Motherhood – A Career Choice Studies have proven that secure attachment to one’s mother is the bedrock of mental health

Mental Illness has risen in the last decades. What could be the reason? What major change occurred during the past years. Erica Komisar’s book Being There: Why Prioritizing Motherhood in the First Three Years Matters, details the compelling evidence that mothers matter very much.

Brain Development

A child’s brain develops best when the child is constantly interacting with his mother. If in the critical periods of development, the first 2 years, a child is not given the proper inputs of love and care from his mother his brain circuits do not develop.

The development of cerebral circuits depends on constant and loving interaction with the primary caregiver. In fact, 80 percent of brain cells grow in the first two years of life, Moreover, once the window of development passes the child’s brain will forever be compromised or damaged.

Bonding and Brain Development

Professor Allan Schore author of Affect Regulation and the Origin of the Self  has been a pioneer in the study of child development. His research on the relationship between secure attachment and its effect on brain development has shown that feeling bonded with one’s mother is the cornerstone of mental-wellbeing.

The human baby is born helpless totally dependent on its caregivers not just for their physical but also emotional needs. A child’s brain develops best only when there is constant positive interaction with its primary caregiver. Who better fits the role than its own mother who can also meet the physical hunger of a child

Motherhood has become supplementary rather than an essential part of a woman’s life. As soon as a mother gives birth she is pressurized into returning back to her earlier existence. Her job, career, socializing or getting into shape.

The baby is farmed out to babysitters or put in his playpen having to cope with being alone and abandoned. Tragically the effect of being neglected has disastrous effects on a child’s social and intellectual development.

Mental Disorders & Absent Mothers

More and more kids these days are depressed, arising not surprisingly due to a lack of interconnection. When one does not feel supported and connected one experiences life as meaningless. The sense of being connected to the larger picture is what makes life meaningful.

Psychologist Komisar, in the course of her therapeutic encounters with clients uncovered the irrefutable link between rising rates of childhood mental health issues and absent mothers, “What I was seeing was an increase in children being diagnosed with ADHD and an increase in aggression in children, particularly in little boys, and an increase in depression in little girls.” She realized that “the absence of mothers in children’s lives on a daily basis was what I saw to be one of the triggers for these mental disorders.”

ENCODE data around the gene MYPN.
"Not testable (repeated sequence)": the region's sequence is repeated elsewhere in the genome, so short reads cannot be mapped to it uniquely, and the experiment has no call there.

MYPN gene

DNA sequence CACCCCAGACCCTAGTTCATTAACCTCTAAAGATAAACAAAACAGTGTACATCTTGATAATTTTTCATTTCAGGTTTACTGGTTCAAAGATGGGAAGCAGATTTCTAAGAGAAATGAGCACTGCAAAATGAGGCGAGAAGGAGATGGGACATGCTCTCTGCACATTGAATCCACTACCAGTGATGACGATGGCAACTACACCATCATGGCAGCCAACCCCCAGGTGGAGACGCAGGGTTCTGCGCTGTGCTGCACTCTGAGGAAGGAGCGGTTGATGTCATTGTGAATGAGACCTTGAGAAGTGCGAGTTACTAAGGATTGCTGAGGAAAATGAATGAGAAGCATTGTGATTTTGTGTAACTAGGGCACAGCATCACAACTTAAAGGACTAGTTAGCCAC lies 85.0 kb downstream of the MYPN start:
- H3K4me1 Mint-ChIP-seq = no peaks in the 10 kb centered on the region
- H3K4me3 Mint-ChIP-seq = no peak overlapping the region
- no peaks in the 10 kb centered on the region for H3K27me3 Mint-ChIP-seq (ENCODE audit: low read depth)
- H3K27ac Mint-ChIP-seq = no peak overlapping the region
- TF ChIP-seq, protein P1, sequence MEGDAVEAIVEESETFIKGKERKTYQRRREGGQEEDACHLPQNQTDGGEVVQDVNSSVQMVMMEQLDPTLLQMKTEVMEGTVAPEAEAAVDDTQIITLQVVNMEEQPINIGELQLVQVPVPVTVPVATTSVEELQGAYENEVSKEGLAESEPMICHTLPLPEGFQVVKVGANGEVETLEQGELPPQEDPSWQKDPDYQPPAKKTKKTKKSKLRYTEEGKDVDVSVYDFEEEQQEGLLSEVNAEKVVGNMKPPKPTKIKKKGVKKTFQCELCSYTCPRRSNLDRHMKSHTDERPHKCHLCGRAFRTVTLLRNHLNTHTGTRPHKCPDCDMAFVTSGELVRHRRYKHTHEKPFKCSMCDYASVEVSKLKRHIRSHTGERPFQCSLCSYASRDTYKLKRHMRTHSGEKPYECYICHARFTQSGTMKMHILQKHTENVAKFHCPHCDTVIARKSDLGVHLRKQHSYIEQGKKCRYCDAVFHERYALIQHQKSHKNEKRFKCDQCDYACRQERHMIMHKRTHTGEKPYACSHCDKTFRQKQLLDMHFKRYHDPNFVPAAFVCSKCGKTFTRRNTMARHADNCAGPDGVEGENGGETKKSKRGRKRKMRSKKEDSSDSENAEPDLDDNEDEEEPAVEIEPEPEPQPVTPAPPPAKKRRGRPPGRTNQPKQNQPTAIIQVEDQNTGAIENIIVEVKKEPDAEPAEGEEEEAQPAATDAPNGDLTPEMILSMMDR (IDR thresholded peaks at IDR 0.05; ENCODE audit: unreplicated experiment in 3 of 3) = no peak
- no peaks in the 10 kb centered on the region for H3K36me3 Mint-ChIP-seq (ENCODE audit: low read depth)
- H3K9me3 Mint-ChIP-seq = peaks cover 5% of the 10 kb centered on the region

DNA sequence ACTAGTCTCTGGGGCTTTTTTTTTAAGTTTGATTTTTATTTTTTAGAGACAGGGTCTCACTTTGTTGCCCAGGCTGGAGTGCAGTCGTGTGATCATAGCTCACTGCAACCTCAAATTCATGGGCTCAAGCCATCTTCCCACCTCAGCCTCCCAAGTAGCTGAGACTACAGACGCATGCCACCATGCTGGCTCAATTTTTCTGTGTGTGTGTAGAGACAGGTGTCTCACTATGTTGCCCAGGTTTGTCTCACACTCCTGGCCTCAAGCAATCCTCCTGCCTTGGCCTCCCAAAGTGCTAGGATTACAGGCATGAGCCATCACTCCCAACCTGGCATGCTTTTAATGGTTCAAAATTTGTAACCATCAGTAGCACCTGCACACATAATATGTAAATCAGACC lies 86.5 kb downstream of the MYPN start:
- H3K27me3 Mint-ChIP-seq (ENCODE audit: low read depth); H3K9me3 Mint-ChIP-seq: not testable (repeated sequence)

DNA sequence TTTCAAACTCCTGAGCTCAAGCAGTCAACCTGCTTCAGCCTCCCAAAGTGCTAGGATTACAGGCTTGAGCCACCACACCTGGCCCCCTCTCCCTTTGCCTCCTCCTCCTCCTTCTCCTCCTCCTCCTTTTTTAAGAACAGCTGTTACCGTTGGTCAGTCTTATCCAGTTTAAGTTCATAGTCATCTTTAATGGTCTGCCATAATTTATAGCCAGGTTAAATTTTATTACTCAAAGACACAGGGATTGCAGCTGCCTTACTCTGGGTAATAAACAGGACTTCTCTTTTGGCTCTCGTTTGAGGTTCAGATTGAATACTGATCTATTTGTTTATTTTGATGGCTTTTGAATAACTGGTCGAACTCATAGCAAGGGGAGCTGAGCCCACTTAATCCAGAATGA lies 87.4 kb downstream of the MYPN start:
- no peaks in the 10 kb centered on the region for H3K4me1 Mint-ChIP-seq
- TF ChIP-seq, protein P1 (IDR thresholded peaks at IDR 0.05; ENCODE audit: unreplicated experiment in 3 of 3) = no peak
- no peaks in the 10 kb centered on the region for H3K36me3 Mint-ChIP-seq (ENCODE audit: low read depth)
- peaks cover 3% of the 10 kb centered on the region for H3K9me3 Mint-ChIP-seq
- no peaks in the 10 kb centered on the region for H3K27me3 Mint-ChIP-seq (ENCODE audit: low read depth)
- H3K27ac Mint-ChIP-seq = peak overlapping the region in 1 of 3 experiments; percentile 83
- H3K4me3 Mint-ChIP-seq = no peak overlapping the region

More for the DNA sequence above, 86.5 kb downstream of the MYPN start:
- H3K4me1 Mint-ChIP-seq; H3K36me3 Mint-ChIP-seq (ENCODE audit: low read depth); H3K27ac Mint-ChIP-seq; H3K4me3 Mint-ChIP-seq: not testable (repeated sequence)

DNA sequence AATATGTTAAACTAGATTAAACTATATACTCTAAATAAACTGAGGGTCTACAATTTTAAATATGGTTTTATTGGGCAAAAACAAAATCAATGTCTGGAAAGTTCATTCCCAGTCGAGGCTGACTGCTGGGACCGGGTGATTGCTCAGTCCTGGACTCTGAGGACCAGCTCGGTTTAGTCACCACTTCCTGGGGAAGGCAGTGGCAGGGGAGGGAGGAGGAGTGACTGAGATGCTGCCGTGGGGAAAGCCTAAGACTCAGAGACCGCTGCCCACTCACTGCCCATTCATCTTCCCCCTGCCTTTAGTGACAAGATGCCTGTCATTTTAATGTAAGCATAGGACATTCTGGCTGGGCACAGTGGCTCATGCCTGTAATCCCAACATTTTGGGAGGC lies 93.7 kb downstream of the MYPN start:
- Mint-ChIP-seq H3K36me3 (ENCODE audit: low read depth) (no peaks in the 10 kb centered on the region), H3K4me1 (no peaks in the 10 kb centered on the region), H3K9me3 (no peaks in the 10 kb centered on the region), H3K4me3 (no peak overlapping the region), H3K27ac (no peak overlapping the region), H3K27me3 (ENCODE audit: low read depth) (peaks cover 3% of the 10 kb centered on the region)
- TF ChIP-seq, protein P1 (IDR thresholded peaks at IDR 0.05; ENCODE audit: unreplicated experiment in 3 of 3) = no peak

Making Child-Centered Choices

Furthermore, why will any daycare, nanny or paid caregiver bother about any child when it is just a job to them. There are not going to be any emotional or long-term rewards.

Even the best of us mothers find child caring to be tedious at times. So how can we expect a paid worker to actually give loving care to our little ones?

Caring for one child is a tiring job. Most babysitters have to contend with a minimum of 5 to 6 kids so can they be expected to rock the cradle with care.

There is no escaping from the fact that caring for a child is a full-time job. When deciding to have a child, the child has to be given priority over the career choices. Your child’s brain development depends on you being there during the critical 2 year period.

As psychologist Erica Komissar writes in her book “The truth is, we can do everything in life, but not at the same time.” Believe me, when I look at my 18-year-old son, I am glad I made him my priority.

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DeLynn Hudson
DeLynn Hudson
5 years ago


Thank you so much for your post. It truly encourages me ALL OVER AGAIN. I’m a mother of 10 and we ( my husband and I) made the decision to leave my career and come home 20 years ago and I homeschooled for 15 of those years.

I doubted my decision countless times, while wondering and worrying about what I might’ve been missing out on by not working outside of the home. The truth is, I haven’t missed out on anything and I’m so glad I made the decision to stay home a long time ago.

And yes, parenting is a full time job and more. As a mother, we wear many hats. In my opinion, it’s one of the most emotionally and physically demanding jobs on the planet that I wouldn’t trade for anything in the world.

So, finally, at age fifty and twenty years later, I believe that it is one of the best and most important decisions I ever made.

Best Wishes to you and your family.